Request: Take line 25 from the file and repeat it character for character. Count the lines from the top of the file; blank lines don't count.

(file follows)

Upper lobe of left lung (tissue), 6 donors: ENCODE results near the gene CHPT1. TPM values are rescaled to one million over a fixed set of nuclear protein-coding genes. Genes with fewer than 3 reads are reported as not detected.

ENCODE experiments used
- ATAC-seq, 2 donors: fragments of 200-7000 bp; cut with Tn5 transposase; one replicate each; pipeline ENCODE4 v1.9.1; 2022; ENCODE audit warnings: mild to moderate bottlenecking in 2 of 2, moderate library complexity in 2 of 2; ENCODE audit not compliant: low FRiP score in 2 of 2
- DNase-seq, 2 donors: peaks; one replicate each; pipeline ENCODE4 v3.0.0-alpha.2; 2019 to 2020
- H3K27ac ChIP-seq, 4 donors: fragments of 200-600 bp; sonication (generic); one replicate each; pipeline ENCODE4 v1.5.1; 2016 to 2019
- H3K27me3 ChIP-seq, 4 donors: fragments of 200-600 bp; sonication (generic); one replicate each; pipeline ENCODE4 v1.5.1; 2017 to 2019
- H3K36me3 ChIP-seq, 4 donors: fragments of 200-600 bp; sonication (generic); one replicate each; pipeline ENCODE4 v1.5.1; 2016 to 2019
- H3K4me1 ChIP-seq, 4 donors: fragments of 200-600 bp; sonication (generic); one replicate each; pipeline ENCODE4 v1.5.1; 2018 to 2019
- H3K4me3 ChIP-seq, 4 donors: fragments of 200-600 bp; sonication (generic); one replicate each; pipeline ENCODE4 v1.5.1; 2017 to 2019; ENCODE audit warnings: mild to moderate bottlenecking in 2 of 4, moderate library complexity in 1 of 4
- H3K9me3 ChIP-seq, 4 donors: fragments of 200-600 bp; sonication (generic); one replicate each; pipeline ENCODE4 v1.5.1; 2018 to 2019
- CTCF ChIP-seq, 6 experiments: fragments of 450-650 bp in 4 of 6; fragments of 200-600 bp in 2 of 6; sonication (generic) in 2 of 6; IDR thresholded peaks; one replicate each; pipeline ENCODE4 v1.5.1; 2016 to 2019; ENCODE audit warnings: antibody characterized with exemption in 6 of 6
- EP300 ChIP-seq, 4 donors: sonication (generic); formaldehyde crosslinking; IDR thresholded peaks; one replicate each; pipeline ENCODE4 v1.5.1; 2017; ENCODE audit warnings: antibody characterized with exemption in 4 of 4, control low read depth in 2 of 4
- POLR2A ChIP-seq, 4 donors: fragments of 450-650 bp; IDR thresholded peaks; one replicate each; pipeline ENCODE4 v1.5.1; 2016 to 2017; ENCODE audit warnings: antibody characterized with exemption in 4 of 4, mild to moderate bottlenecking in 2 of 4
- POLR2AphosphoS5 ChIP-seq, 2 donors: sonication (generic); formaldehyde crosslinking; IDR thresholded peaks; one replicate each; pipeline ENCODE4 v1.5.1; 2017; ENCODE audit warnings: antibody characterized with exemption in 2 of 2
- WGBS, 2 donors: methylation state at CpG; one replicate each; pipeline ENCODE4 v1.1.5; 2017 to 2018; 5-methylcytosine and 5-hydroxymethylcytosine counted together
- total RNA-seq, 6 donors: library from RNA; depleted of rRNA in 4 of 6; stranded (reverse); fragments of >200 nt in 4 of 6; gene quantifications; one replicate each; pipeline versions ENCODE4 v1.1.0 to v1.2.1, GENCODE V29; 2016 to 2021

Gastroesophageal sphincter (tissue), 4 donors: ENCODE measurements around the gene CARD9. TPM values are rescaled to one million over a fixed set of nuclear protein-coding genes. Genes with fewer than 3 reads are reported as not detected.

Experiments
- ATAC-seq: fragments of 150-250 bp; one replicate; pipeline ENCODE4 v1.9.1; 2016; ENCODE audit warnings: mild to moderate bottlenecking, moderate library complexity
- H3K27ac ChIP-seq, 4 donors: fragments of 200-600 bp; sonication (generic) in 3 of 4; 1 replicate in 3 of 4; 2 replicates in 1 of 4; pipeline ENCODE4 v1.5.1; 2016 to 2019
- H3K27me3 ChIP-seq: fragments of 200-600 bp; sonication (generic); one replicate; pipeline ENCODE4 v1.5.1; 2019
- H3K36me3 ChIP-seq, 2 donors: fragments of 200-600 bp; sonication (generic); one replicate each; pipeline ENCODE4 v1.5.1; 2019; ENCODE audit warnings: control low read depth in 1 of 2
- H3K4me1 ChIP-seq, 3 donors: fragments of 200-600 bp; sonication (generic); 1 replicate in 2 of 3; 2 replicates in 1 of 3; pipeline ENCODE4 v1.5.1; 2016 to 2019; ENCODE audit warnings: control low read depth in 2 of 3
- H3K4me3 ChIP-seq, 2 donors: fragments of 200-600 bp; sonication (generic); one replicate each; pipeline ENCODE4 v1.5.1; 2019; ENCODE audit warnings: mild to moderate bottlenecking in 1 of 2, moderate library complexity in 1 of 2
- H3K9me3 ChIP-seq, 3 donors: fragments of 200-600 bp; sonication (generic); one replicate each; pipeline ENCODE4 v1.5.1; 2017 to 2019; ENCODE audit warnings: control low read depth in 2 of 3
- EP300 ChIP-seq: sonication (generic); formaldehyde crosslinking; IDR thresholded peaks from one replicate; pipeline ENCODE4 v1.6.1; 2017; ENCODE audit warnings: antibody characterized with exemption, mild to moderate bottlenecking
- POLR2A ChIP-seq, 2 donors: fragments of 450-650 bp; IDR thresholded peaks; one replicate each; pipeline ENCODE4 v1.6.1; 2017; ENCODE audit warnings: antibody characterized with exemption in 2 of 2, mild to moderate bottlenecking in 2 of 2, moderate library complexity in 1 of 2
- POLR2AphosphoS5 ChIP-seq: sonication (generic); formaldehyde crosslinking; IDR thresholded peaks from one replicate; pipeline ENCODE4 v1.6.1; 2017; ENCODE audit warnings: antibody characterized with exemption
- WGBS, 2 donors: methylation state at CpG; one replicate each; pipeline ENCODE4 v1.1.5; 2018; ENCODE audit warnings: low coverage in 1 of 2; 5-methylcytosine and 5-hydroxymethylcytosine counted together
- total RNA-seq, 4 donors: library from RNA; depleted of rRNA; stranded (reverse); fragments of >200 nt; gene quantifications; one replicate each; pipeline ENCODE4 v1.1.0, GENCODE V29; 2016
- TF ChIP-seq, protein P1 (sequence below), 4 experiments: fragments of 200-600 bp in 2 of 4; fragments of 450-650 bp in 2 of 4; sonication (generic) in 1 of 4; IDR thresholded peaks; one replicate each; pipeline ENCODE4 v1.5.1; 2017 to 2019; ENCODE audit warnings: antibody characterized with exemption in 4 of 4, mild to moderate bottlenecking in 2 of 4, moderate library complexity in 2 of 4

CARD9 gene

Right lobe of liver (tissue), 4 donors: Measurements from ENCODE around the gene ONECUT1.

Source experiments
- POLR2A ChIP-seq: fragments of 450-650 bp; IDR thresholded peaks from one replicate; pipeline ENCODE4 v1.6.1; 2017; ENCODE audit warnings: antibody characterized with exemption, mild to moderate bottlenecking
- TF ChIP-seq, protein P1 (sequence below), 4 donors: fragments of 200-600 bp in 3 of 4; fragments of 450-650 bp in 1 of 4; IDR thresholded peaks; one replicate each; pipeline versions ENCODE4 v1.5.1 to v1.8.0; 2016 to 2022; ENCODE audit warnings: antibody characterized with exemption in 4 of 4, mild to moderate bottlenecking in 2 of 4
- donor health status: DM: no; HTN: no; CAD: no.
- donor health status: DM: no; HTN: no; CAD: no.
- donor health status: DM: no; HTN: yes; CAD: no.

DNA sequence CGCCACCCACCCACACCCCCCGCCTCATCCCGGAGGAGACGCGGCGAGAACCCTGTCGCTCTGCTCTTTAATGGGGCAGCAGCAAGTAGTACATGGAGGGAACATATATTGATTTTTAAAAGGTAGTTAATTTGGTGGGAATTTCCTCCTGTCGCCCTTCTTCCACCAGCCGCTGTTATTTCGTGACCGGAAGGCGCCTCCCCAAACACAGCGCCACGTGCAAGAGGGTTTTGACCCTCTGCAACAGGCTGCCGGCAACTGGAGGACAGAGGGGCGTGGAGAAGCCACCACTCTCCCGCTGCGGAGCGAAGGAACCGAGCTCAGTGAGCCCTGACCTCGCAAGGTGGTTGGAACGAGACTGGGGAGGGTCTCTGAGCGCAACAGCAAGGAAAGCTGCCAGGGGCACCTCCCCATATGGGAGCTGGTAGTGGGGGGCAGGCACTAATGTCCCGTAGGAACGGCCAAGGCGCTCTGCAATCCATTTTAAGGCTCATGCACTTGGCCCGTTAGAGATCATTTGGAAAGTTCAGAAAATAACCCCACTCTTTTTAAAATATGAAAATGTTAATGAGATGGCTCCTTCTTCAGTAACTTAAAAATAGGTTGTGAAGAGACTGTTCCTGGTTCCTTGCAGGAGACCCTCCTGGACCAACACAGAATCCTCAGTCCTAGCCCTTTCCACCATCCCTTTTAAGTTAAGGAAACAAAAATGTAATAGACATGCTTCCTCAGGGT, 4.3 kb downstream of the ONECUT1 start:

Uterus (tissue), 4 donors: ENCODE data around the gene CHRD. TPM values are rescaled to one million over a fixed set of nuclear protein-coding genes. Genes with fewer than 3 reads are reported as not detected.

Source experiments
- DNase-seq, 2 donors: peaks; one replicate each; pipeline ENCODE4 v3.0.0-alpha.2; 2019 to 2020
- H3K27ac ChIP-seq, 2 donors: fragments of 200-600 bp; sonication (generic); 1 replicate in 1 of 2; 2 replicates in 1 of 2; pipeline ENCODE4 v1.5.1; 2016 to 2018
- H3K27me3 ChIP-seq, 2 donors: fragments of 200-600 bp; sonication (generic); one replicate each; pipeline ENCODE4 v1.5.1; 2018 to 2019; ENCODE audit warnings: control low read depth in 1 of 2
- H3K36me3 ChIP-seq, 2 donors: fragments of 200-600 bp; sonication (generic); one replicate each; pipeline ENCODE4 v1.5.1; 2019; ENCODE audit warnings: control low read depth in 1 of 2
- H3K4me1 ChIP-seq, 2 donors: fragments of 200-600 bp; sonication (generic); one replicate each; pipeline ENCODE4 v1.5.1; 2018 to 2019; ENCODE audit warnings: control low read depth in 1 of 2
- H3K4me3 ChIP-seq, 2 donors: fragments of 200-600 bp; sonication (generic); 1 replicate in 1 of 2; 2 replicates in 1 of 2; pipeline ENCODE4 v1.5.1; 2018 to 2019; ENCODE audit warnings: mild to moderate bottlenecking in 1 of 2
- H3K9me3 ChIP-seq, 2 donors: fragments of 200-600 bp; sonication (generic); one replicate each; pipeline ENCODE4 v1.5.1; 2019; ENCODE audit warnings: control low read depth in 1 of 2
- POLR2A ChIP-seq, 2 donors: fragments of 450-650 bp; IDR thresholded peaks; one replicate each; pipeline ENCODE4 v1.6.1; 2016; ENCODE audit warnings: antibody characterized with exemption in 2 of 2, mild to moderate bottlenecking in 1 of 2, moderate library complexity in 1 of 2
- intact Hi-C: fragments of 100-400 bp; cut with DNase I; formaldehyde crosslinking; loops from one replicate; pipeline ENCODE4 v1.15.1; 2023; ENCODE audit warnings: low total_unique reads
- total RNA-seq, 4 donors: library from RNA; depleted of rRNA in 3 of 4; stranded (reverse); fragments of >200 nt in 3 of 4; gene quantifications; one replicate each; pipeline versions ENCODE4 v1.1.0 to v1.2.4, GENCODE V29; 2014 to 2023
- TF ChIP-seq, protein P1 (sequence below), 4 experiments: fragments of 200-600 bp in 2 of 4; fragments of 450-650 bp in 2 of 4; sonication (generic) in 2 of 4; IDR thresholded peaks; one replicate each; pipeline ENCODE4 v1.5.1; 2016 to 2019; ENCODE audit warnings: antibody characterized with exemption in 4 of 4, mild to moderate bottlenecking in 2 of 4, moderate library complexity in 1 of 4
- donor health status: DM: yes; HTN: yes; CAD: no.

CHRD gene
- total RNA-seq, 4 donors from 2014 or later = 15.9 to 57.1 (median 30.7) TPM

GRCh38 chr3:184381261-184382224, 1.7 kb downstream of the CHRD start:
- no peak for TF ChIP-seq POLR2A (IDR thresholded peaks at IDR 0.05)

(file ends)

- H3K9me3 ChIP-seq, 3 donors: fragments of 200-600 bp; sonication (generic); one replicate each; pipeline ENCODE4 v1.5.1; 2017 to 2019; ENCODE audit warnings: control low read depth in 2 of 3